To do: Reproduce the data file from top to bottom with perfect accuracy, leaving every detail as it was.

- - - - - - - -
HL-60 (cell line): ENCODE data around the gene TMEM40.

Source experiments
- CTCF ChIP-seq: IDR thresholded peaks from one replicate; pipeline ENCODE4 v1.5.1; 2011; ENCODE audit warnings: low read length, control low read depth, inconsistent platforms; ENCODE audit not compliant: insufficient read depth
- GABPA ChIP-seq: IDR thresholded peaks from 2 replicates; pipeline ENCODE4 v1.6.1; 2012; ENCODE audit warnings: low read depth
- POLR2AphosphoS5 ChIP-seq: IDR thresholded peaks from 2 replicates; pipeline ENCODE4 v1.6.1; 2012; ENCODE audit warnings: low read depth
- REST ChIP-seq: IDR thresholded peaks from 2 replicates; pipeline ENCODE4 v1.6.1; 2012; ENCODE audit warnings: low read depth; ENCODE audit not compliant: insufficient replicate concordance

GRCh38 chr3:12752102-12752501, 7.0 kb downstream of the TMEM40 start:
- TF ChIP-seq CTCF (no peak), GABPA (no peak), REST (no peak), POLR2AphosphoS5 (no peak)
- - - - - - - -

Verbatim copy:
HL-60 (cell line): ENCODE data around the gene TMEM40.

Source experiments
- CTCF ChIP-seq: IDR thresholded peaks from one replicate; pipeline ENCODE4 v1.5.1; 2011; ENCODE audit warnings: low read length, control low read depth, inconsistent platforms; ENCODE audit not compliant: insufficient read depth
- GABPA ChIP-seq: IDR thresholded peaks from 2 replicates; pipeline ENCODE4 v1.6.1; 2012; ENCODE audit warnings: low read depth
- POLR2AphosphoS5 ChIP-seq: IDR thresholded peaks from 2 replicates; pipeline ENCODE4 v1.6.1; 2012; ENCODE audit warnings: low read depth
- REST ChIP-seq: IDR thresholded peaks from 2 replicates; pipeline ENCODE4 v1.6.1; 2012; ENCODE audit warnings: low read depth; ENCODE audit not compliant: insufficient replicate concordance

GRCh38 chr3:12752102-12752501, 7.0 kb downstream of the TMEM40 start:
- TF ChIP-seq CTCF (no peak), GABPA (no peak), REST (no peak), POLR2AphosphoS5 (no peak)